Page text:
Guidance on imprisonment for contempt of court

Lucy Hayes

In Okritie International Investment Management v Gersamia, Eder J committed the two respondents to prison for contempt, and endorsed a useful summary of the case law setting out when a custodial sentence is appropriate.

Vladimir Gersamia and Olessia Jemai had both been involved in a substantial fraud against the applicants. In the judgment in the substantive case in February 2014, Eder J found Mr Gersamia and Ms Jemai to be partly liable for “a cunning and well-orchestrated fraud”, awarding damages in excess of $150 million.

The current application was brought against Mr Gersamia for breach of freezing orders and Ms Jemai for failure to properly comply with disclosure orders.

Mr Gersamia was estimated by Eder J to have received $10 million as a result of the fraud. Mr Gersamia had been subject to numerous freezing orders, and had made multiple transfers in breach of these orders. A small number of the transactions in question could be potentially justified as living expenses, but the larger breaches could not be (for example, a sum of £850,000 which was withdrawn using third parties to disguise its origin and then recycled to pay his solicitors). Eder J stated that Mr Gersamia’s actions showed a “persistent and ingrained attitude of continual non-compliance with the Court’s orders”.

Given the serious nature of the contempt, Eder J considered the appropriate sentence was one “at the very top of the range”, with a starting point of 20 months. Mr Gersamia pleaded in mitigation that he had no previous convictions, showed genuine remorse and had co-operated in the recovery of assets. He also asked that the loss of liberty due to having been deprived of his passport for three years and the serious criminal proceedings still ongoing (relating to the same fraud) should be taken into account. Eder J stated that, given his findings in the main trial, “it would be wrong to say that [Mr Gersamia] was a man of previous good character”, and found his remorse to be “hollow”. However, he stated that he “can and should take into account” the restrictions already placed on Mr Gersamia’s liberty. He gave a credit of two months in respect of the pleaded mitigating factors, and a further one-third reduction on the basis of Mr Gersamia’s admission of the contempts, sentencing him to 12 months’ imprisonment.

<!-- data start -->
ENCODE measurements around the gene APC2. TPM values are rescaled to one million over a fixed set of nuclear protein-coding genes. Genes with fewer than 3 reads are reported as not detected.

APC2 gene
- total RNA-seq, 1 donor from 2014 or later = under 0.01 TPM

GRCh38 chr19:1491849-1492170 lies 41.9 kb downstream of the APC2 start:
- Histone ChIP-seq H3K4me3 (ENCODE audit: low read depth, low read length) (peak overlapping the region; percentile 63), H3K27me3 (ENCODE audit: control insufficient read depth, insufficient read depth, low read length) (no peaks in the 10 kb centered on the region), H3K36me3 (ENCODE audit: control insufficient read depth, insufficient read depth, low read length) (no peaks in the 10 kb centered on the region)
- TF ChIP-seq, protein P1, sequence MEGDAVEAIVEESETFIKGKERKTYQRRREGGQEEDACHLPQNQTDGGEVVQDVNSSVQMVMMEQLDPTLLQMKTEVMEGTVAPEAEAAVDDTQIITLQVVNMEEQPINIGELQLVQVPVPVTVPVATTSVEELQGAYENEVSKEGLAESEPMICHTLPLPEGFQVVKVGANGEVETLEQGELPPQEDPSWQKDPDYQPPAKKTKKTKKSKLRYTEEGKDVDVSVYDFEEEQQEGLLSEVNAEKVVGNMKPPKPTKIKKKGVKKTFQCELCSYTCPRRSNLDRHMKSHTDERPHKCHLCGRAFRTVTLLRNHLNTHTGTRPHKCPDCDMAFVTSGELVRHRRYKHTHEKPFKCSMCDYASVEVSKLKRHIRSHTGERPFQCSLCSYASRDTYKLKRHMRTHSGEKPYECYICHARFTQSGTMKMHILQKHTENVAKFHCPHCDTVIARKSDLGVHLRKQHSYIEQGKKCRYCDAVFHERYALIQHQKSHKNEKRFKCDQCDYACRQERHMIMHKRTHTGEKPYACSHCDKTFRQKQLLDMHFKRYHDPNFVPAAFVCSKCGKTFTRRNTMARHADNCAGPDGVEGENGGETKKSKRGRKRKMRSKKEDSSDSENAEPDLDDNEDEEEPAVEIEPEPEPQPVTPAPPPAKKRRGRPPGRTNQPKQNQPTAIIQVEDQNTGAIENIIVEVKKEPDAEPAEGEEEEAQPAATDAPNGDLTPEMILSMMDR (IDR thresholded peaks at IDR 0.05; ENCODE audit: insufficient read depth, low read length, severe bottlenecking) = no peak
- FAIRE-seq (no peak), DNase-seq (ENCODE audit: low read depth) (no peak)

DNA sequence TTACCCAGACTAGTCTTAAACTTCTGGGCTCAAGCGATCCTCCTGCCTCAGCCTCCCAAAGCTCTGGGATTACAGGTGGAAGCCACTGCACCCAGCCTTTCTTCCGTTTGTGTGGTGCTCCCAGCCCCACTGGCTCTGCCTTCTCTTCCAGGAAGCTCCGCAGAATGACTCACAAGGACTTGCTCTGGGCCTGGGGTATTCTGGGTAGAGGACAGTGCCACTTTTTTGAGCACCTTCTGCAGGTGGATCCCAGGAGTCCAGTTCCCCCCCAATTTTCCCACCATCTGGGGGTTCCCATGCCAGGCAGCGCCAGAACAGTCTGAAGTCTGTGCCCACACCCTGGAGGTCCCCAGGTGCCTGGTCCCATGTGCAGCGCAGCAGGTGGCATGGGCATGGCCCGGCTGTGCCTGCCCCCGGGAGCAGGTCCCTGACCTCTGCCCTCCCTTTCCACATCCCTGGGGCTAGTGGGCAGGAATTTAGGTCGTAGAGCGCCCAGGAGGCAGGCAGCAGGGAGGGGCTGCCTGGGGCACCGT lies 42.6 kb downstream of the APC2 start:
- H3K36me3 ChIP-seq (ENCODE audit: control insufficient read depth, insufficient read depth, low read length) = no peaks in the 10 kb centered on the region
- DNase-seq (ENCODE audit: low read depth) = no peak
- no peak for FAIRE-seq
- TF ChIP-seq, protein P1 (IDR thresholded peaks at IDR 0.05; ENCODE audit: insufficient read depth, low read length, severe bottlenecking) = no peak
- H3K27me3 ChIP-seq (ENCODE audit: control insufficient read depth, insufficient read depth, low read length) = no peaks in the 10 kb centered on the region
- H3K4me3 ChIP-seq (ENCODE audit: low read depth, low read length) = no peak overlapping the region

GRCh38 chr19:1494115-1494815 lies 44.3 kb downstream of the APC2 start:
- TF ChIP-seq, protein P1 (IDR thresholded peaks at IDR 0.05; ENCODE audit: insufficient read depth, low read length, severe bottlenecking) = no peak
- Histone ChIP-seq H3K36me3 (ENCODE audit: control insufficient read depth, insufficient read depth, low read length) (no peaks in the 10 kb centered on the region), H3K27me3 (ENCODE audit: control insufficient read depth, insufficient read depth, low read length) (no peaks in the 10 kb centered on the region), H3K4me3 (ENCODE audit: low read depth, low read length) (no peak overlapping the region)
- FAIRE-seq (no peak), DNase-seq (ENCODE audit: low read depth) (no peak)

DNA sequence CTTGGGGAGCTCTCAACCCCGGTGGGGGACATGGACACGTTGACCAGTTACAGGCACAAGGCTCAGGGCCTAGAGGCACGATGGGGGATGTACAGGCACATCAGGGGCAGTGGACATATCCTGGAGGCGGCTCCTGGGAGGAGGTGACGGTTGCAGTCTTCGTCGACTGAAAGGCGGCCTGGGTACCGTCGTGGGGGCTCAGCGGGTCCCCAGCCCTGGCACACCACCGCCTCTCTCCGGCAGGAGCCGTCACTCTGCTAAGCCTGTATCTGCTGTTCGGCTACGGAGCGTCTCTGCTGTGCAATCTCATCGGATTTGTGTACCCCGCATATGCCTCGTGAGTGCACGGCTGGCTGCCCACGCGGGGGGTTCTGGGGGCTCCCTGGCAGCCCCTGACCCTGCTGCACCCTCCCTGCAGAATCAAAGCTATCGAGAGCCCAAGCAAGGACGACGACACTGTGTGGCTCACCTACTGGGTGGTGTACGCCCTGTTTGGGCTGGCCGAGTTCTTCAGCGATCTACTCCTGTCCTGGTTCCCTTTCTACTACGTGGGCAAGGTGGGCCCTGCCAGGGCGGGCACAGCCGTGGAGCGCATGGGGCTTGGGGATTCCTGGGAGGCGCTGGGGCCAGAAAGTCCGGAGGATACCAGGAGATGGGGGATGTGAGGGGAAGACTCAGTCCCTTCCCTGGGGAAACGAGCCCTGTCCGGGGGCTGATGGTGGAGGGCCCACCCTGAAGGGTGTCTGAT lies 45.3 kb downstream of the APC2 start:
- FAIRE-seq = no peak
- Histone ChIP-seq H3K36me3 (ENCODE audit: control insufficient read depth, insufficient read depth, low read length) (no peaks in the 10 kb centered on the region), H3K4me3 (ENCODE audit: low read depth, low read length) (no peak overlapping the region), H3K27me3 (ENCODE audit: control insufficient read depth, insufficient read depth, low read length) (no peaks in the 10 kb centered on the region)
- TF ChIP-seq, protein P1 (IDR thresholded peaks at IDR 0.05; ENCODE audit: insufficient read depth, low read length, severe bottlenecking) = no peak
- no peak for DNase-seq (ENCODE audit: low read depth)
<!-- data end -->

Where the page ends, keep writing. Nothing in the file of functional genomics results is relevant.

Eder J allowed this sentence to be suspended for 120 days, to be discharged if Mr Gersamia was able to repay the remainder of his share of the proceeds, a sum of $3.1 million. Eder J was “very reluctant to accede” to this request, as Mr Gersamia had already had ample opportunity to account and no evidence had been given as to how he might obtain the money. The suspension was granted solely because the applicants made it clear they did not object to this proposal.

Ms Jemai, on the other hand, offered no mitigating factors, and did not participate in the hearing. Eder J stated that she had “deliberately decided to ignore these proceedings”. Ms Jemai was held to be “in persistent, continued and contumacious contempt” as a result of her omissions and misleading and untrue statements in response to the disclosure orders. As she had made “no admissions, no apology and no amends”, she was duly sentenced to 20 months, “a substantial period of imprisonment towards the top end of the range”.

This case reiterates that committal will only be used as a last resort, and mitigating factors will be taken into account even in extreme cases. However non-compliance – particularly persistent and flagrant non-compliance – with court orders can and will result in a custodial sentence. Paul Stanley QC (for the applicants) prepared a helpful note of the principles relevant to sentencing for contempt, which is appended to Eder J’s judgment here.

Okritie International Investment Management and others v Gersamia and another [2015] EWHC 821 (Comm)

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